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News June 2012

Health, Wellness & the Good Life

Honor Flight Network Flies Vets to WWII Memorial at No Cost

By Lynn Pribus

By the end of 2011, HFN had brought more than 81,000 veterans of World War II, Korea and Vietnam to see their respective memorials. It is always a powerful experience for the veterans and volunteers alike with many tears and an overwhelming sense of pride.

My husband and I wandered alone at dawn through the inspiring World War II Memorial in Washington D.C., realizing full well the peace and silence were very different from what veterans of that terrible war experienced. When we returned later that day, there were crowds of tourists chattering, people laughing and even children running about. At first this seemed disrespectful, but then I realized this was exactly what our veterans had fought for – children playing happily and free from fear – and I wished every veteran could see this wonderful place. Unfortunately, nearly 1000 WWII vets pass away every day. Many survivors are frail and others simply can't afford to make the journey.

Enter the Honor Flight Network (HFN). In May of 2012, this remarkable organization celebrated its seventh anniversary of bringing World War II veterans to the Memorial. Starting with a 2005 flight of six small private planes from Springfield, Ohio, HFN has expanded its mission of bringing as many veterans as possible to visit the Memorial via commercial airline carriers. The response has been overwhelming and many veterans have been able to visit even though about half of the vets in the past three years use wheelchairs.

In fact, by the end of 2011, HFN had brought more than 81,000 veterans of World War II, Korea and Vietnam to see their respective memorials. It is always a powerful experience for the veterans and volunteers alike with many tears and an overwhelming sense of pride.

"It is very emotional," declares Marine veteran Bob Doherty, of Williamsburg, Va. He's the founder of the Historic Triangle Hub and has volunteered on six trips – each with about 100 veterans representing all the services and just about every battle. "For a lot of these vets, it's the first time they've maybe talked about their experiences. It brings back lots of memories and it's overwhelming." He explains that each state has a pillar at the memorial and vets often stand by their state's pillar and ask someone to take their picture.

"Inevitably," Doherty continues, "other visitors – total strangers – will come up and thank them for their service. You'll see a couple vets with a bunch of teenagers asking about the war and what they did. Many of these guys – most in their late 80s – are quite articulate about what they went through. It's a wonderful experience for them with a lot of camaraderie. It's most of these guys' last hurrah."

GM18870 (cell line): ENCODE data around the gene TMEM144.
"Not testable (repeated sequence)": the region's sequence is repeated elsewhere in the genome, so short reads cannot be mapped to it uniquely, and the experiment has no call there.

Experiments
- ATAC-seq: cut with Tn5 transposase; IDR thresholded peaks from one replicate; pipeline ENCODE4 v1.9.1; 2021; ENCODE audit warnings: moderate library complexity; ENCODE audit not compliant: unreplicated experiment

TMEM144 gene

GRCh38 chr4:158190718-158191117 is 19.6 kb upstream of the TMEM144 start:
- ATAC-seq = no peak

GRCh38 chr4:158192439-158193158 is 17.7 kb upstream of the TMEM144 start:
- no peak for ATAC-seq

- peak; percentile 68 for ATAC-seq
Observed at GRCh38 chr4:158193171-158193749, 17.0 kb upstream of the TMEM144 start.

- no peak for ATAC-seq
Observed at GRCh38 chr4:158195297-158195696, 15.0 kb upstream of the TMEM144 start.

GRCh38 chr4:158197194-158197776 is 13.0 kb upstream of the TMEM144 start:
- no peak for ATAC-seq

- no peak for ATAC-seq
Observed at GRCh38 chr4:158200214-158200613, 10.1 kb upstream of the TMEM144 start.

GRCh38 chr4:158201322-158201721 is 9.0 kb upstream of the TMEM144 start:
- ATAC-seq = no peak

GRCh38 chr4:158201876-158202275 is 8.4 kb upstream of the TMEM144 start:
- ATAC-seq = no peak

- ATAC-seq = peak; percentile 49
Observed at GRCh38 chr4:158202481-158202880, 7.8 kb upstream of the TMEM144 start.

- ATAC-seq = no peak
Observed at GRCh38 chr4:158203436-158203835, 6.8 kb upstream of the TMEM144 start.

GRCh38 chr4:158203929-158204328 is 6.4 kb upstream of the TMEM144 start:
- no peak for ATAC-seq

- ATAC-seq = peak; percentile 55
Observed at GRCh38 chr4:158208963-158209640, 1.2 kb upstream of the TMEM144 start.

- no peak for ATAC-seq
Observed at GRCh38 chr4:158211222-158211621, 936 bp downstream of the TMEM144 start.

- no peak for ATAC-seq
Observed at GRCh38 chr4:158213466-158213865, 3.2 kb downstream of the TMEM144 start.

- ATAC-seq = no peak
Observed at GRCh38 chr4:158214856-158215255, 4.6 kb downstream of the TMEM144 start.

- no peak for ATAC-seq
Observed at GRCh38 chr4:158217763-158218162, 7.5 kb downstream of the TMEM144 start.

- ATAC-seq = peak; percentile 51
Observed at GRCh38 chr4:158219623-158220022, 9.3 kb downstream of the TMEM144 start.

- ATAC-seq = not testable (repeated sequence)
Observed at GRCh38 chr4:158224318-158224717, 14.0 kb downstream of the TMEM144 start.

Amazingly, there is absolutely no cost to the veterans except for minor souvenirs they might wish to purchase. The flights, hotel accommodations and transportation in D.C. are all covered by donations to HFN.

How Can a Veteran Take an Honor Flight?

The Honor Flight Network website offers links to locate the "hub" closest to a specific veteran. (Veterans in areas with no convenient hub are likely to fall under the "Lone Eagles" program and should apply directly to the headquarters.) There are listings with phone contacts for 115 hubs in 40 states, each flying vets from a specific airport and staffed with volunteers who raise funds and schedule flights. Many hubs have their own websites answering Frequently Asked Questions, providing the appropriate application form and other information

To glimpse some moving videos of HFN trips, just enter "Honor Flight Network" at www.YouTube.com. HFN receives no government sponsorship and funding comes primarily from individuals. Other significant contributors have been local posts and chapters of groups like the American Legion, VFW, AmVets, DAV, Military Order of the Purple Heart and various corporations, often at the local level. Southwest Airlines and Hilton Hotels are significant sponsors. Tax-deductible donations can easily be made at the website and are most welcome because, as HFN points out, there aren't many years left for these WWII veterans.

"It is truly Honor Flight Network's privilege to fly our heroes to Washington, D.C., to visit and reflect at the memorials built in their honor," declares the HFN website. "The goal for 2012 is to fly at least 25,000 veterans. And remember," the website continues, every veteran flies free. We will not accept a donation from a World War II veteran who has not benefitted from an Honor Flight trip."

For more information www.HonorFlight.org, call 937-521-2400 or write: Honor Flight Inc. 300 East Auburn Ave. Springfield, OH 45505-4703

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Lynn Pribus and her retired Vietnam-era Air Force husband live in Charlottesville, Virginia.

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